Texas Supreme Court upholds eminent domain for high-speed rail | The city government
Editor’s Note: This story was updated with comment received from Texas Central on Wednesday afternoon
Plans for a high-speed train that would ferry passengers from Houston to Dallas may still have some life, at least for now, following a ruling by the state’s top court last week. .
On July 24, the Texas Supreme Court voted 5 to 3 in favor of upholding the eminent domain rights of Texas Central, which supports Texas’ intercity high-speed rail project. The decision indicates that Texas Central and Integrated Texas Logistics, Inc., have the legal right to acquire the land needed to build the $30 billion high-speed train.
Chief Justice Nathan Hecht along with Justices Brett Busby, Jeff Boyd, Debra Lehermann and Evan Young voted to uphold the previous ruling of a state appeals court on June 24, according to court documents. The decision stated that Texas Central and Integrated Texas Logistics Inc. can be classified as intercity electric rail companies under the Texas Transportation Code.
“The case concerns the interpretation of eminent domain laws; it does not ask us to say whether high-speed rail between Houston and Dallas is a good idea or whether the advantages of the proposed rail service outweigh its disadvantages,” reads the majority opinion. “…We agree with the Court of Appeals that the entities have eminent domain power as intercity electric railroad companies and need not determine whether they also qualify as railway companies.”
Justices Rebecca Huddle, Jimmy Blacklock and John Devine dissented, while Justice Jane Bland did not vote. The dissenting opinion stated that although Section 131.012 of the Transportation Code granted eminent domain authority to facilitate the construction of small electric railroads for buggies and horse-drawn carriages, the proposed Texas Central is on a much larger scale. Thus, it falls outside the scope of the law, as Texas Central has claimed that the project will require nearly three times as much concrete as the Hoover Dam, according to the opinion.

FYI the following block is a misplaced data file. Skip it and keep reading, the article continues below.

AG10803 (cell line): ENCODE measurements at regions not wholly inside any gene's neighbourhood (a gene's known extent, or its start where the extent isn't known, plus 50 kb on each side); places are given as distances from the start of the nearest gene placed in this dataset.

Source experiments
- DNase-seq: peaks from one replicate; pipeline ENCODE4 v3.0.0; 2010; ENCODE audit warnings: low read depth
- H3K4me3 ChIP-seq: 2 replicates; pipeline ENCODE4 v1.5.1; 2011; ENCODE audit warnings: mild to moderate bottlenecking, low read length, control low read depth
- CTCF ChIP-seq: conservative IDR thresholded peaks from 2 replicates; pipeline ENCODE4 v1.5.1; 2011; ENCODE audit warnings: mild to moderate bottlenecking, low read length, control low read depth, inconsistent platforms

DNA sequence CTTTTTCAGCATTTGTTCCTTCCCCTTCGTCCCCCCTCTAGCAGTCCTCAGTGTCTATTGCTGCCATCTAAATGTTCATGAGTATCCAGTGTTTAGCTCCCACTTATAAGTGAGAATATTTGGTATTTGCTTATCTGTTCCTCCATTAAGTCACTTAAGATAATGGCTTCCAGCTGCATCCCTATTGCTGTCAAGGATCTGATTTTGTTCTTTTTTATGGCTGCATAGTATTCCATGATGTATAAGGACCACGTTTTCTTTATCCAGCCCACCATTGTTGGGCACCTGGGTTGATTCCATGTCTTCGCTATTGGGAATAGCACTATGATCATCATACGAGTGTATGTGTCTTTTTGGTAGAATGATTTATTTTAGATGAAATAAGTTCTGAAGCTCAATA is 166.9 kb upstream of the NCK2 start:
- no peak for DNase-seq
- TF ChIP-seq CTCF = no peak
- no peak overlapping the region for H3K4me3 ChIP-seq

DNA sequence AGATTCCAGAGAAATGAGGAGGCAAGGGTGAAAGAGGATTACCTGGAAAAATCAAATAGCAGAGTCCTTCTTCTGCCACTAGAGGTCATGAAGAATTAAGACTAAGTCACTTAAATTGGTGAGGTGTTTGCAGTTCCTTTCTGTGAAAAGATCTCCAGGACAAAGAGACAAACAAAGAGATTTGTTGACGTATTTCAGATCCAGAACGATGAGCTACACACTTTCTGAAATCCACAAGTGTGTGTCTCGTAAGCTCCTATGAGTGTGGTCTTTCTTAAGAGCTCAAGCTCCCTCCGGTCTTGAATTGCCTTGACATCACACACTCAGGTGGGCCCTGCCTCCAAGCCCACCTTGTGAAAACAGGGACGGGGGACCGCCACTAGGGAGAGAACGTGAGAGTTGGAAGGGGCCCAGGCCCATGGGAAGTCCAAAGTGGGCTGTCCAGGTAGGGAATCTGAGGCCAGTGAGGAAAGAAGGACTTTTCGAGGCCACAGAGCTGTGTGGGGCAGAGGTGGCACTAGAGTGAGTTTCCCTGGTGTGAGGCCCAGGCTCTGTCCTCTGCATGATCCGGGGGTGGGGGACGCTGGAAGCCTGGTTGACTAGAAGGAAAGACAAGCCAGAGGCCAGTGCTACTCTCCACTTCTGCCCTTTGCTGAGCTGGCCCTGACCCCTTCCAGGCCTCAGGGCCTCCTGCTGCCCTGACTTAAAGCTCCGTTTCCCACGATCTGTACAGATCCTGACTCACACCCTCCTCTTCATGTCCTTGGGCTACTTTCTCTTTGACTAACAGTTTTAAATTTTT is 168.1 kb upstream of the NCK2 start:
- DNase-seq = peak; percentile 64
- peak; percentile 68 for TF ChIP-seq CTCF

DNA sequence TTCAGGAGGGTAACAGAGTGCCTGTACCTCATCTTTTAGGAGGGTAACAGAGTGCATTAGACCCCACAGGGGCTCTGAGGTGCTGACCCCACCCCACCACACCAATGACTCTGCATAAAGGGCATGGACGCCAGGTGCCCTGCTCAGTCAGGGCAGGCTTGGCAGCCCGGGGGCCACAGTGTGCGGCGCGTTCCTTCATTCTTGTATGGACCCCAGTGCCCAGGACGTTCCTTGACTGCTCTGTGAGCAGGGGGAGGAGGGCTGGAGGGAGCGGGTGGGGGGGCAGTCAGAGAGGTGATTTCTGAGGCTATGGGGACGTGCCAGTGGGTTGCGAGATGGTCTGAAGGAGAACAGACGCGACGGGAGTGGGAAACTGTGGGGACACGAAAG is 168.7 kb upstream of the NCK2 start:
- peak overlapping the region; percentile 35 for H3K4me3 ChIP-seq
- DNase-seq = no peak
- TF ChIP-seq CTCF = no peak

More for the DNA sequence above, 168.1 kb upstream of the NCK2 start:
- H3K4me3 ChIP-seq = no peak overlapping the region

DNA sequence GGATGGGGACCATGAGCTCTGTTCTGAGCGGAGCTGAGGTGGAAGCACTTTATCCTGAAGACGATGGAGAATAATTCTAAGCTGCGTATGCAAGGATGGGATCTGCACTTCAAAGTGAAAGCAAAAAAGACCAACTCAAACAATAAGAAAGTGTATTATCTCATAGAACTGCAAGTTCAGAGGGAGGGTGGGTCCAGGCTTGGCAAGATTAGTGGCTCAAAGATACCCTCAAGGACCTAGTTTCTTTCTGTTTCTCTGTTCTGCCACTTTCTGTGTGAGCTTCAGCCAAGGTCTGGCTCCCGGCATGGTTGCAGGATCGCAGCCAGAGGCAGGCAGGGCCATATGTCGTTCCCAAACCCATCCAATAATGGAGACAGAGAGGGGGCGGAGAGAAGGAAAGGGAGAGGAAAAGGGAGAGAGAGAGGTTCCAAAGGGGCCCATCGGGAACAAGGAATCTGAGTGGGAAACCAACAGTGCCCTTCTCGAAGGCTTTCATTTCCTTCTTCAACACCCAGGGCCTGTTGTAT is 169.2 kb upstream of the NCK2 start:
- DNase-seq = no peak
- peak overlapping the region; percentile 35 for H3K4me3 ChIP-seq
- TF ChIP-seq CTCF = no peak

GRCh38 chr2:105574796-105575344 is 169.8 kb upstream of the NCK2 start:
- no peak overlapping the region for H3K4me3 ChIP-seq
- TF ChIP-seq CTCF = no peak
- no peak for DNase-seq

The Texas Attorney General’s office also previously questioned the project’s financial viability in an amicus brief filed December 17, 2021 with the Texas Supreme Court. The court heard oral arguments in the case in January.
“There are innumerable differences between the two modes of transportation,” according to the dissenting opinion. “Most important, which deserves little mention by the court, is their radically different land requirements. The scale of infrastructure required and the amount of property put at risk by the proposed high-speed rail project are orders of magnitude greater. »
The Texas Supreme Court case originated in rural Leon County in 2019, where landlord James F. Miles sued Texas Central and an affiliate for their right to survey his land for the project. A Leon County State District Court judge ruled in favor of Miles, but a Texas appeals court later ruled in favor of Texas Central in May 2020, saying it was a ‘a valid railroad company and could therefore exercise eminent domain – the practice by which governments and traditional railroads can compel landowners to sell their land.
According to the Texas Central website, the proposed high-speed rail will transport passengers between Houston and Dallas – a 240-mile trip – in less than 90 minutes while traveling over 200 miles per hour, and Texas Central says the project will create thousands of new jobs along the route.
The former Northwest Mall site near the intersection of US 290, the 610 loop, and Interstate 10 was designated as the Houston station for the proposed railroad.
“We are grateful to the Texas Supreme Court for their time on this important issue as we continue to work on this high-speed passenger train,” Texas Central said in a statement.
The nonprofit Texans Against High Speed Rail, which has opposed construction of the project from the start, reiterated its position following the decision in a statement posted to Facebook on June 24.
“Let’s be clear that this decision does not breathe life into Texas Central or its project,” Miles said. “If Texas Central thinks otherwise and decides to continue this charade, we will be there to challenge them every step of the way before they set foot on our property.”